Here are some of the effects small businesses are required to bear when dealing with a patent troll lawsuit:
• Financial - As mentioned above, the average cost to go to trial is $2M. For some, simply consulting a patent attorney can cost tens of thousands of dollars. But that's just the legal cost. A suit like this affects a company financially in so many other ways. For instance, it is almost impossible for a company of our size to get any type of financing or investment when under the siege of a patent troll. For all intents and purposes, your company is financially held hostage.
• Psychological - When threatened with potential legal fees in the hundreds of thousands to millions, a small business owner must be careful in how they proceed with business. While one might normally be willing to take risks in order to move forward, innovate and grow, the psychological effects of a pending lawsuit puts the owner in a bearish mode.
• Emotional - Quite frankly, a frivolous and unfounded lawsuit like this steals your joy. The joy of running a business, creating and innovating becomes the bane of attorney's fees, court dates and legal strategy.
• Temporal - Smaller companies that don't have their own legal team have to find the time to deal with all of the issues surrounding a patent troll lawsuit on top of running the day to day affairs of their business.
I personally spent the first 2 months after the lawsuit was filed researching the lawsuit, learning about trolls, trying to locate a good but affordable attorney, coming up with a defensive game plan and networking. The time that I should have spent working on new products or new website features or new partnerships I had to spend focused on this lawsuit.
The Bigger Picture
In 2001, there were 500 defendants in "Patent Troll" cases. In 2013, the number was around 3,700. That's almost a 600% increase in just over 10 years!A paper entitled, "Patent Assertion and Startup Innovation" by Colleen V. Chen outlines how Patent Trolls are stifling innovation. New companies with less than 10 Million in revenue make up 55% or more of patent troll lawsuits. Some startups are not "starting up" solely because they are afraid they might get sued. Innovation is being held hostage.
Our patent system is broken. While there are bills being entertained by Congress and the President to reign in trolls, I am concerned that these bills will help larger companies more than they will help the little guys, and it's the little guys that need help most of all!
While our battle began in March 2012, the actual trial was not set to happen until November of 2014. Yep, that is almost 3 years from the start of the suit to the trial date.
For almost two years we carried on. Along the way, we had several milestones where I was hopeful that justice would be served, and we would be vindicated only to have those hopes dashed each and every time. Things began to appear hopeless, but my wife and I continued to pray, trust and hope that everything would turn out ok. If ever there was a time that my faith was tested, this was it.
Then, one day, we got a surprise phone call from our attorney. After 593 days, (November 14th, 2013 to be exact) the patent troll suit was going to be dismissed, just like that. As quickly as it came, it would be gone. The feelings I had during that phone call were the exact opposite of that feeling I had when I read that initial email. I can't begin to describe how excited and relieved I was. It felt like a miracle.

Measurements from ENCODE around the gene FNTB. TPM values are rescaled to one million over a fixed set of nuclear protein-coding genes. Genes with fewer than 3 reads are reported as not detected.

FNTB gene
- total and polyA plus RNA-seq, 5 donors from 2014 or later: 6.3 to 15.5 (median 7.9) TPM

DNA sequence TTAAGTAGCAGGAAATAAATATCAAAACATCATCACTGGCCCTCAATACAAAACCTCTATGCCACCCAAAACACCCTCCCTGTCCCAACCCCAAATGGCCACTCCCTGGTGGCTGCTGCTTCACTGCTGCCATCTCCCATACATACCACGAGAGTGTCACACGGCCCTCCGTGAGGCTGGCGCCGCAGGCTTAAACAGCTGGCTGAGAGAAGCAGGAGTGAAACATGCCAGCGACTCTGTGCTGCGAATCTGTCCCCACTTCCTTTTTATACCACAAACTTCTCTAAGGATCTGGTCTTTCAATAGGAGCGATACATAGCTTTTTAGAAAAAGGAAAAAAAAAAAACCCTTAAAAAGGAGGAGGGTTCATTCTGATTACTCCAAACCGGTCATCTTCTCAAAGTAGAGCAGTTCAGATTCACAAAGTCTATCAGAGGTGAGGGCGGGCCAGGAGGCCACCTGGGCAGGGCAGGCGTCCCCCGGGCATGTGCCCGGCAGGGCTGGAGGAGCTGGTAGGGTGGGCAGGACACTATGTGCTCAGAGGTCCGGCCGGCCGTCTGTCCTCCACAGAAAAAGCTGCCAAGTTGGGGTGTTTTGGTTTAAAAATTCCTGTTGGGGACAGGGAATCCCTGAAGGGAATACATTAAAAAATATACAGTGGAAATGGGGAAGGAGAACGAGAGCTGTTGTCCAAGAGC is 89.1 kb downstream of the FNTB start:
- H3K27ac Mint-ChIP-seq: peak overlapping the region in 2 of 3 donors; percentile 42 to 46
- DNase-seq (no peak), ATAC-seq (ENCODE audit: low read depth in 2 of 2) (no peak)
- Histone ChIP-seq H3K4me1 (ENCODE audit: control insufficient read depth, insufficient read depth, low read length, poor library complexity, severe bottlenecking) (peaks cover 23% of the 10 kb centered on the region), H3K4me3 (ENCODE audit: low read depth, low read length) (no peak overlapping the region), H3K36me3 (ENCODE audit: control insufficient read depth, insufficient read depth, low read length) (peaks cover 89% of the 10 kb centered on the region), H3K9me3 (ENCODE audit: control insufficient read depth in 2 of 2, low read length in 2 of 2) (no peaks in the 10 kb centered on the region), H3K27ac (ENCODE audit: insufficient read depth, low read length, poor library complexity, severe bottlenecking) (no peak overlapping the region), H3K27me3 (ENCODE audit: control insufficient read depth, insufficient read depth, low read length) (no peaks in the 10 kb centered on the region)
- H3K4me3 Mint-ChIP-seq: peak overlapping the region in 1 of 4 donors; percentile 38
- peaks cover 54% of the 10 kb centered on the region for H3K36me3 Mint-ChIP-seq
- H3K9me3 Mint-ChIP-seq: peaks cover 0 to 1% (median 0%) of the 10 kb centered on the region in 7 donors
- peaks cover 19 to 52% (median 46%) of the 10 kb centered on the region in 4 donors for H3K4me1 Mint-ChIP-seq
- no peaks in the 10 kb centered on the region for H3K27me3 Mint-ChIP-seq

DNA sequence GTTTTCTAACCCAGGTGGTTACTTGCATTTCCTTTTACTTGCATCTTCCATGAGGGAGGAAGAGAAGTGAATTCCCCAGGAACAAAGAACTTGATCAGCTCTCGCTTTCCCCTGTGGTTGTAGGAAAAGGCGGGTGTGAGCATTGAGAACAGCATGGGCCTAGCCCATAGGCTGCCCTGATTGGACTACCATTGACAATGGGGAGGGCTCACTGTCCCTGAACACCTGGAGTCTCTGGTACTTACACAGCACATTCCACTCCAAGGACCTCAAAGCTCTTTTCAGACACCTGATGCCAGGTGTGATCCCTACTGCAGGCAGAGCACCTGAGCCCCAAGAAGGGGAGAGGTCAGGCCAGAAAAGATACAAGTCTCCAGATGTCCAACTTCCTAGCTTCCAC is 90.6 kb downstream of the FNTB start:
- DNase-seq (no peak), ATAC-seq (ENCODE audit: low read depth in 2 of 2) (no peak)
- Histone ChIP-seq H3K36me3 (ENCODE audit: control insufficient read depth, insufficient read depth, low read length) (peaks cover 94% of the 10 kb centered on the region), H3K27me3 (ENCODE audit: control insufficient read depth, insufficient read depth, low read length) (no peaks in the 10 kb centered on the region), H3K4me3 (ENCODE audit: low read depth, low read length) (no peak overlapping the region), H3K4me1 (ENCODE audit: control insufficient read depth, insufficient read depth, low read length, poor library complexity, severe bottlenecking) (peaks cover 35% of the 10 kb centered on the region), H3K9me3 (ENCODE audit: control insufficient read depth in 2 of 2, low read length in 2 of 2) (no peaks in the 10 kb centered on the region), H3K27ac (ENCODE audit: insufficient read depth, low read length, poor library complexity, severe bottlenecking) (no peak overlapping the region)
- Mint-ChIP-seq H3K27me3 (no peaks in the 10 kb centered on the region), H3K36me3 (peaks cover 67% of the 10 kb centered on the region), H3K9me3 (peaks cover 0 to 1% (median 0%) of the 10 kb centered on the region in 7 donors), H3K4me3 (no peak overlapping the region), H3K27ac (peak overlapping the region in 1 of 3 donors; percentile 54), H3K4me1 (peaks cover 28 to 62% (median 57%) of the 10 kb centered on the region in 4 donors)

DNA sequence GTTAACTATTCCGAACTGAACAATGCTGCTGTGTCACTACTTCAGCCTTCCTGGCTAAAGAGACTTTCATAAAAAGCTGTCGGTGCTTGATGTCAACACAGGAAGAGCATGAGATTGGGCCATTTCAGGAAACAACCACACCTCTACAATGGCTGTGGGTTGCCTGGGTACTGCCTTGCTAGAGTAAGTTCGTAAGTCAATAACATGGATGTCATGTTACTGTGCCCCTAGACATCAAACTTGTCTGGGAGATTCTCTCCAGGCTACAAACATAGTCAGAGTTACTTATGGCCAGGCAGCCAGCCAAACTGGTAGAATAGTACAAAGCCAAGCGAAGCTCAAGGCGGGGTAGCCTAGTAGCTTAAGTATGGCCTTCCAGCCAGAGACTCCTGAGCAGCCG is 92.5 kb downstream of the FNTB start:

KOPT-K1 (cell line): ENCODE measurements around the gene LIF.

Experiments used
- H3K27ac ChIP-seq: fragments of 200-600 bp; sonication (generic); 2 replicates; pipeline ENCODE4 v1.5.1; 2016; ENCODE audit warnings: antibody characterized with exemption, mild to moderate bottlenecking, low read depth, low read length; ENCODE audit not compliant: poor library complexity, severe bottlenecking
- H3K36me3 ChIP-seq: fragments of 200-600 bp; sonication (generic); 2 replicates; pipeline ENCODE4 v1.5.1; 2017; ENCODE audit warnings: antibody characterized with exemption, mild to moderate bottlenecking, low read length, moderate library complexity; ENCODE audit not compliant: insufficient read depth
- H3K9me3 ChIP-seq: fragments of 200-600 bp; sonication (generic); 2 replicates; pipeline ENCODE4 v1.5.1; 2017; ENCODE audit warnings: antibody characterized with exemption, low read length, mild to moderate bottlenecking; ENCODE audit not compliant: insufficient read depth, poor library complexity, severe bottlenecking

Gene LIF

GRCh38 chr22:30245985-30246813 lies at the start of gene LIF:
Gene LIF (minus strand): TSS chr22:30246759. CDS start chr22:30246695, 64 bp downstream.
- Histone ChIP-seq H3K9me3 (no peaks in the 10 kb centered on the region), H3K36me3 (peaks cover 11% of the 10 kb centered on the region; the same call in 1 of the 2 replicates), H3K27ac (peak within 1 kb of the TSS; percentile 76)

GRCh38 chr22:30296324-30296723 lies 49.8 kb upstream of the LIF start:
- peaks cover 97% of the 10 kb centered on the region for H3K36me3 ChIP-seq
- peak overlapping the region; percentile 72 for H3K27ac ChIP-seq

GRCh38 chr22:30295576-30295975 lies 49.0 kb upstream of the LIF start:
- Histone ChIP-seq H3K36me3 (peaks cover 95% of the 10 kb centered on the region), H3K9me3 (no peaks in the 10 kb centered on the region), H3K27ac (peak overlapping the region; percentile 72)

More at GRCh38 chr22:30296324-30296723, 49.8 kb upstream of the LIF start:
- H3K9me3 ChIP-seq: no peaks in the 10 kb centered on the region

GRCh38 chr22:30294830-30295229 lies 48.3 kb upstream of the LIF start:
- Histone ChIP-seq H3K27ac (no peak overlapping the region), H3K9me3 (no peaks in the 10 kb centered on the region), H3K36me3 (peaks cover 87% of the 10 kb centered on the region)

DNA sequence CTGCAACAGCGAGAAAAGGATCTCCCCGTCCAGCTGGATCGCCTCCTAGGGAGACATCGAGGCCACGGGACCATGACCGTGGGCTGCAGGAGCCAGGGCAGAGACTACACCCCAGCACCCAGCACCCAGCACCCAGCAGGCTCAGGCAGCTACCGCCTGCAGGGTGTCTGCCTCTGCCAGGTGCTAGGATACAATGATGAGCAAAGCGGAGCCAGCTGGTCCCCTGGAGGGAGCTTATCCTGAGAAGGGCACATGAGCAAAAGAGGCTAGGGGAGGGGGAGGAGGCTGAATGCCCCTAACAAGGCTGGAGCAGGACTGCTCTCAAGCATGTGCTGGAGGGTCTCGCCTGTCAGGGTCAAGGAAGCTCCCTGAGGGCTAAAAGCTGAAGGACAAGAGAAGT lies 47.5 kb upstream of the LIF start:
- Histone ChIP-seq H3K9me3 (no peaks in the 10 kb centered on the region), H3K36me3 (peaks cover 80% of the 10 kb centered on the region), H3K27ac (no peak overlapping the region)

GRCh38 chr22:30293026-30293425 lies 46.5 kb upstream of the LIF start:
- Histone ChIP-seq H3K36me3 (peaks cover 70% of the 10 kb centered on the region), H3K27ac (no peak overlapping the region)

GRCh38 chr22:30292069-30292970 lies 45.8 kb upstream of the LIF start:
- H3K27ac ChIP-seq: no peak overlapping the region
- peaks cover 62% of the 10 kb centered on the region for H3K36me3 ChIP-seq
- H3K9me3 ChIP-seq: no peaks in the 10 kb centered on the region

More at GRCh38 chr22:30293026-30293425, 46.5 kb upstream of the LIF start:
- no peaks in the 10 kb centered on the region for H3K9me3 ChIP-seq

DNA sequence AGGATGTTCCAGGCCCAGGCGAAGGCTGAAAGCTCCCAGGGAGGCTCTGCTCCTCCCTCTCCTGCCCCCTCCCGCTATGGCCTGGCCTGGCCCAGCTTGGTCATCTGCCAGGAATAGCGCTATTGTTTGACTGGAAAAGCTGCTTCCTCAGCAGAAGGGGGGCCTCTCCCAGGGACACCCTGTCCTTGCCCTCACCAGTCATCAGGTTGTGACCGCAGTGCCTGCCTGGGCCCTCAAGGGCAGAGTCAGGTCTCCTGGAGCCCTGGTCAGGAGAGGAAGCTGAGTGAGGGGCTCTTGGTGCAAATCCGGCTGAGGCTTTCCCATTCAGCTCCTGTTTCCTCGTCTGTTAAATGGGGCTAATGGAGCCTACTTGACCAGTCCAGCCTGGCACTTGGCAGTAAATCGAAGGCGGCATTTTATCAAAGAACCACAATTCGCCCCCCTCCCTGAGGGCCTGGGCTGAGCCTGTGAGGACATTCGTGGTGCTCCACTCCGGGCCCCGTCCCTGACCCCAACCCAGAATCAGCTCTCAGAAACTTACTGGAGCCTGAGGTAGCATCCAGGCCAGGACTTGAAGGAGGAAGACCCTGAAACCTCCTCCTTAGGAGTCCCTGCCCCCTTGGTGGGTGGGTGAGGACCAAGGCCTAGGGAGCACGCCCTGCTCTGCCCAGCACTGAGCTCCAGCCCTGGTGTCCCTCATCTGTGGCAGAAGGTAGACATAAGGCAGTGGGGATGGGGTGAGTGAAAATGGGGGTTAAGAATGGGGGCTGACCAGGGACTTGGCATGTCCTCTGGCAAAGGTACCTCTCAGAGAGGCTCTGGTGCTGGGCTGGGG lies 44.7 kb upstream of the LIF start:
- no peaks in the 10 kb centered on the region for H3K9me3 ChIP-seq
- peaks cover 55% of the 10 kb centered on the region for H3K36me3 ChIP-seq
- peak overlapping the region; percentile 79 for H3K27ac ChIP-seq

While it is glorious to know that the lawsuit is over and we are free, it is sad that so much pain had to be endured for something that would end up being dismissed. I have thought to myself many times, "What a sad waste of life."
What To Do?
There is much to be done concerning this issue. First of all, people need to know about it. As mentioned before, when this happened to us, I had never even heard of a "Patent Troll." As I shared our story, I found very few people who had heard of it either. However, every person I shared our story with was shocked that this is happening in increasing numbers to small businesses like mine.
While the average joe may not be aware of it, in Washington, there is a lot of buzz about this issue right now. President Obama, in fact, alluded to it in his State of the Union address when he said,
"And let’s pass a patent reform bill that allows our businesses to stay focused on innovation, not costly and needless litigation."
While there is more and more movement on this issue, small businesses are still the most vulnerable. I hope that you might contact your congressman and encourage them to stand up against the trolls, especially as they relate to small businesses!
There are a few websites that you can check out to learn more about the issue:
The Electronic Frontier Foundation: A non-profit group fighting against trolling. They are home to Julie Samuels whose official position is, "The Mark Cuban Chair for the Elimination of Stupid Patents."
TrollingEffects.org: A relatively new site organized by the EFF where those getting harassed and sued by trolls can share their story, post threatening letters, etc.
How I Beat a Patent Troll: A "Ted" talk by Drew Curtis the founder of the website "Fark" talking about his patent troll situation.
CBS Story on Patent Trolls: Austin Myer, the creator of a popular flight simulator talks about his patent troll suit in this CBS story.
Thanks for reading about our journey and I would love to hear any comments or questions. Post away below!